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Eugenics and Other Evils: An Argument Against the Scientifically Organized State [Paperback]

G. K. Chesterton , Michael W. Perry
5.0 out of 5 stars  See all reviews (2 customer reviews)
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Product details

  • Paperback: 180 pages
  • Publisher: Inkling Books (1 Oct 2000)
  • Language: English
  • ISBN-10: 1587420023
  • ISBN-13: 978-1587420023
  • Product Dimensions: 23.1 x 15.6 x 1.2 cm
  • Average Customer Review: 5.0 out of 5 stars  See all reviews (2 customer reviews)
  • Amazon Bestsellers Rank: 97,883 in Books (See Top 100 in Books)

More About the Author

Michael W. Perry is a Seattle-based writer with an interest in numerous areas, including the group of writers at Oxford University called the Inklings that included C. S. Lewis and J. R. R. Tolkien as well as, had he been alive and living in Oxford, G. K. Chesterton.

Product Description

Eugenics and Other Evils "The main text of this book comes from the definitive 1922 edition ... published by Cassell and Company of London"--T.p. verso. Full description

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1 of 1 people found the following review helpful
5.0 out of 5 stars One of GKC's very best polemics 27 April 2010
Format:Paperback
Chesterton exercises his full polemical gifts in 'Eugenics and Other Evils' (1922), targeting the once-popular view that the State should regulate how (and with whom) its citizens ought to breed. Chesterton talks a lot of pungent good sense about how morally and practically dangerous such regulatory schemes must be, and why they inevitably lead to coercive and intrusive legislation. State control of the population has been deeply discredited since Chesterton wrote but these schemes have a nasty habit of resurfacing in different clothes and it's sadly unlikely that this bracing blast will ever be out of date. While his subject-matter is serious and often pretty grim, Chesterton never loses his lightness of touch and the book is never dull or preachy.
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1 of 2 people found the following review helpful
5.0 out of 5 stars Eugenics and Other Evils 29 April 2010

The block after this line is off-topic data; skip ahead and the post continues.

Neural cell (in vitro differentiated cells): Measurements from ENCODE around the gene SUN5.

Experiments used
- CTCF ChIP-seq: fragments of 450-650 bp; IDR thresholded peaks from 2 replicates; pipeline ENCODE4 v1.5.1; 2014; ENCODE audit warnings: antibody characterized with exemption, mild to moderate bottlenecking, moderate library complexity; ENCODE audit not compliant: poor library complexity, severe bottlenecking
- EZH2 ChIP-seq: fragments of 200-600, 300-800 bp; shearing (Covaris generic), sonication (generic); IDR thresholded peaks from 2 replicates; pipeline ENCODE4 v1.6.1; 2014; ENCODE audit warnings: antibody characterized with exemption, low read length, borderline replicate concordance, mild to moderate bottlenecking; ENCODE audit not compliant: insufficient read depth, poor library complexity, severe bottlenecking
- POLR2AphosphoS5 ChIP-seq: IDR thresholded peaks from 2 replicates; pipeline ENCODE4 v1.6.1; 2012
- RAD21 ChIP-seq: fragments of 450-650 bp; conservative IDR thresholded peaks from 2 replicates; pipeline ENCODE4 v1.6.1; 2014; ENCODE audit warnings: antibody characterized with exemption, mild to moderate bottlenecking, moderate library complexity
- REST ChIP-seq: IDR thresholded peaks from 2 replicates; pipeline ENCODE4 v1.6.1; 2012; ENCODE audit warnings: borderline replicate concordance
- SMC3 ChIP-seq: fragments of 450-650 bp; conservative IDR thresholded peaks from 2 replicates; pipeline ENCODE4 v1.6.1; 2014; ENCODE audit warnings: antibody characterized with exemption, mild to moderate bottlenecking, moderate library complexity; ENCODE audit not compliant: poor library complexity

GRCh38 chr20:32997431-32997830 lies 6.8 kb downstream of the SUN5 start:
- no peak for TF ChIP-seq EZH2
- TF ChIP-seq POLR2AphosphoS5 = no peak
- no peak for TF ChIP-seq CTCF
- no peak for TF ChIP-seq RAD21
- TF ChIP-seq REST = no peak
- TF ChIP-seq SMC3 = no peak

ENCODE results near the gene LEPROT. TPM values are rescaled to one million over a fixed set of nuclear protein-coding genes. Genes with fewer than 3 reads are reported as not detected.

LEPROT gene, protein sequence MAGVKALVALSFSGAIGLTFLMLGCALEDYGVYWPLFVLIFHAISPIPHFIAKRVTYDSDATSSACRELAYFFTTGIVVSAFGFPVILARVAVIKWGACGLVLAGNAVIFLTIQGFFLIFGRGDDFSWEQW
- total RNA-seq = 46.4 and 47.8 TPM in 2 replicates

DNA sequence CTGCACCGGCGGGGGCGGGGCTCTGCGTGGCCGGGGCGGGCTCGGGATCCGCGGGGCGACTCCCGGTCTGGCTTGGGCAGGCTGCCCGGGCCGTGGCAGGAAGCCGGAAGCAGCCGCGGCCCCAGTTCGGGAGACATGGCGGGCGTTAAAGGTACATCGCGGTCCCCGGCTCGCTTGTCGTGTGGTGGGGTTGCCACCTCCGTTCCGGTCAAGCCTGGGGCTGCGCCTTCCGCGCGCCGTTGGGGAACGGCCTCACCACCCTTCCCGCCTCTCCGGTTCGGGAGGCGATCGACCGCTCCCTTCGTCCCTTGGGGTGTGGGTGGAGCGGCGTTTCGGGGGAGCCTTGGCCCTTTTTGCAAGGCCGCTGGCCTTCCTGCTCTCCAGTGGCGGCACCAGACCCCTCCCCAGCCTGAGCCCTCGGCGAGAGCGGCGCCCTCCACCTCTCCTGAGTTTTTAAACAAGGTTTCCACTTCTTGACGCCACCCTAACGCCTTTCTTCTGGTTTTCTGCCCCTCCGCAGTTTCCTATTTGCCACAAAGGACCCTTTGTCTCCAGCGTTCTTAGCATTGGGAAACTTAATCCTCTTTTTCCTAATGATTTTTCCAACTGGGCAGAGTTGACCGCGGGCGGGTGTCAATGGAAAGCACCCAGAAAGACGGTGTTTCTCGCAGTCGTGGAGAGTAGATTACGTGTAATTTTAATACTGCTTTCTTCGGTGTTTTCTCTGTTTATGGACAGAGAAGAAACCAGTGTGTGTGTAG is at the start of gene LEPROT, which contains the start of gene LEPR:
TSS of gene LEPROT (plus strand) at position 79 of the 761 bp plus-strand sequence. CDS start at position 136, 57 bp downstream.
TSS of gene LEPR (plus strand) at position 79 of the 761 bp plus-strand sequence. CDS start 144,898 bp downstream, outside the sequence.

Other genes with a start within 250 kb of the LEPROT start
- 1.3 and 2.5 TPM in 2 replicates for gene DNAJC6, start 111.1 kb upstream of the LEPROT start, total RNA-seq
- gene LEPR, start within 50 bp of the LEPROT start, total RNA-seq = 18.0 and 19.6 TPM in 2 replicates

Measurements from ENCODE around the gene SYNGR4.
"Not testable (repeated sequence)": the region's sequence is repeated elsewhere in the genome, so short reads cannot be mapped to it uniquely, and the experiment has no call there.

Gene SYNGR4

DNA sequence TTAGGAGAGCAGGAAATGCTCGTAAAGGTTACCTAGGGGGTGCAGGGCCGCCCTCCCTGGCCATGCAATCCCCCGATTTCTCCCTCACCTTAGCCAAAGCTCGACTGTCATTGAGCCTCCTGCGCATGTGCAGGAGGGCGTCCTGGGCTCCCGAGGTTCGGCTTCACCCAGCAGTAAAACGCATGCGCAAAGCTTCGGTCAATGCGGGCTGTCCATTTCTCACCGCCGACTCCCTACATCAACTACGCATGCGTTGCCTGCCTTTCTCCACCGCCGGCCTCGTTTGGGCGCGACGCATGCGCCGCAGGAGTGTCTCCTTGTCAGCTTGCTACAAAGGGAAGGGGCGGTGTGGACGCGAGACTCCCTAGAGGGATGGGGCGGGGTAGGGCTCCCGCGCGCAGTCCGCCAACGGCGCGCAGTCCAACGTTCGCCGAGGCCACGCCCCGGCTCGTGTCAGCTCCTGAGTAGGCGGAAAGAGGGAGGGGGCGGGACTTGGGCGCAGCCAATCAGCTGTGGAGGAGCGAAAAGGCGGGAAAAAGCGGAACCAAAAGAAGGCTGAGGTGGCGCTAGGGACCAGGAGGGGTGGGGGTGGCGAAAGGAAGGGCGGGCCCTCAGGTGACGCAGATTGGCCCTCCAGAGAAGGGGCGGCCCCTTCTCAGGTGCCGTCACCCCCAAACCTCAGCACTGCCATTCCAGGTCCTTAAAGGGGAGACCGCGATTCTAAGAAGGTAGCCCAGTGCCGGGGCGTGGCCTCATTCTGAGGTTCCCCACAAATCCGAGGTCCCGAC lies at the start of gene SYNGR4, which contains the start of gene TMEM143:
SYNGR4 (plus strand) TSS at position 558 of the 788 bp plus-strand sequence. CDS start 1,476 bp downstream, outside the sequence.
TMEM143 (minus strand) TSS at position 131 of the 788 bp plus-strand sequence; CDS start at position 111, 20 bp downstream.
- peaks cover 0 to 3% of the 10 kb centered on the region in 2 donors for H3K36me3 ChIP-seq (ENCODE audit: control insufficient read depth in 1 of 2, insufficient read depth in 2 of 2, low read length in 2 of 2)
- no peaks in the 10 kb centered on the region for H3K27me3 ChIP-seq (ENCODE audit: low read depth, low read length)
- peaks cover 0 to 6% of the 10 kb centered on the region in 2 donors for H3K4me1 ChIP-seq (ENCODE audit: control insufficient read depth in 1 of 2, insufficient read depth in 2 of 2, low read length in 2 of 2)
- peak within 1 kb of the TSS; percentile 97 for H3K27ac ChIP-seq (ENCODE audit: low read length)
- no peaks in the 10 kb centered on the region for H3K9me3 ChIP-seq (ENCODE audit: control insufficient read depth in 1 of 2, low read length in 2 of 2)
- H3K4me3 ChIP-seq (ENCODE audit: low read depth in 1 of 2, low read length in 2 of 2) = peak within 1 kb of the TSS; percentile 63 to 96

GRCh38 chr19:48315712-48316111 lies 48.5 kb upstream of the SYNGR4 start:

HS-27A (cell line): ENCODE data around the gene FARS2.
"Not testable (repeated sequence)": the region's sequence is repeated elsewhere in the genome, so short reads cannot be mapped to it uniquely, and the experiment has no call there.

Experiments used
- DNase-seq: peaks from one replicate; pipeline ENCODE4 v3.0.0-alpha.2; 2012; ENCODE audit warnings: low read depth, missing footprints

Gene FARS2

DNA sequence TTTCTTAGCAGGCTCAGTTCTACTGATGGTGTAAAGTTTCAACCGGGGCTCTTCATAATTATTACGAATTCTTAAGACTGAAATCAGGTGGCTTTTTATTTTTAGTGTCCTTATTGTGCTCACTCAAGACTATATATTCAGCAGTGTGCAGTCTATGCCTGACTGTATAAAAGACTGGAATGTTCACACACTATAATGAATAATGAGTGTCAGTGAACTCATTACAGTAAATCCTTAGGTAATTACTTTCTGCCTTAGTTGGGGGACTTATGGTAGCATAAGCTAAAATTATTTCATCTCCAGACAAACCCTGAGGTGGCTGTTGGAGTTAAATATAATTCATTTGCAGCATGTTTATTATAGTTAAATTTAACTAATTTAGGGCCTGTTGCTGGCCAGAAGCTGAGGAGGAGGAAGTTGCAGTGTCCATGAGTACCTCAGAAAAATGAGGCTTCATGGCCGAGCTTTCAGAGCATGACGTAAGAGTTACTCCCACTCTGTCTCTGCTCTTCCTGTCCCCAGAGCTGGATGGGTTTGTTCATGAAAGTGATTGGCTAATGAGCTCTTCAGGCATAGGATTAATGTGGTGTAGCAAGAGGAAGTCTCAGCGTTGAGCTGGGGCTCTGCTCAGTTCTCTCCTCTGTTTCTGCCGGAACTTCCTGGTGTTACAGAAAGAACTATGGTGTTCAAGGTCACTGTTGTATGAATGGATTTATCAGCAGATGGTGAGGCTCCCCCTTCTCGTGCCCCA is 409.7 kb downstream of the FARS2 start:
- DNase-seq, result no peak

Format:Paperback
Standing 6'4" and weighing in at 21 stone, G K Chesterton (1874-1936) was a giant of English literature in both senses. An Illustrated London News writer for some thirty years; he considered the concentration of wealth and power which the Victorian Age industrialisation had triggered to be a social malignancy, advocating what he called "Distributism"; best understood through his explanation that "every man ought to be allowed to own three acres and a cow." Born in Kensington, he was a patriotic, christian country gentleman at heart; and not afraid to speak his mind. His classic:- "It is not bigotry to be certain we are right, but it is bigotry to be unable to imagine how we might possibly have gone wrong" remains a truism to this day.

Written in 1922, when 'blood and breeding' were much more valued, but far less understood than in today's world; he wrote 'Eugenics and Other Evils' as a warning against the 'Eugenics' craze then sweeping the European and American upper classes; making clear that in the wrong hands these ideas could be very dangerous:- "Fallacies do not cease to be fallacies because they become fashions". He was far from opposed to scientific advance however, clearly understanding the benefits of electrification, radio, telephones etc... which were cutting edge technologies in his day.

When speaking from a 20/21'st Century viewpoint many today find it easy to ridicule the Bible based lifestyle of our forfathers, but it should be remembered that in their time these idea's were far more deeply rooted and widely accepted than liberal/socialism, racial equality etc..... are in today's world, because they had firmly underpinned a socially stable and highly successful European culture for generations.
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Amazon.com: 4.5 out of 5 stars  16 reviews
30 of 35 people found the following review helpful
5.0 out of 5 stars A brilliant and chilling warning 21 Aug 2003
By P. Chan - Published on Amazon.com
Format:Paperback
This masterpiece gravely addresses the dangers of scientism and genocide while still maintaining Chesterton's trademark wit and humor. Not only did Chesterton predict the Holocaust years before it happened, but he also provided a blueprint as to how such inhumanity could have been prevented. This book both promotes enlightenment and sparks controversy.
33 of 41 people found the following review helpful
5.0 out of 5 stars A Great Book: In reply to John Wright's Review 21 Jan 2004
By Juan Valdez VI - Published on Amazon.com
Format:Paperback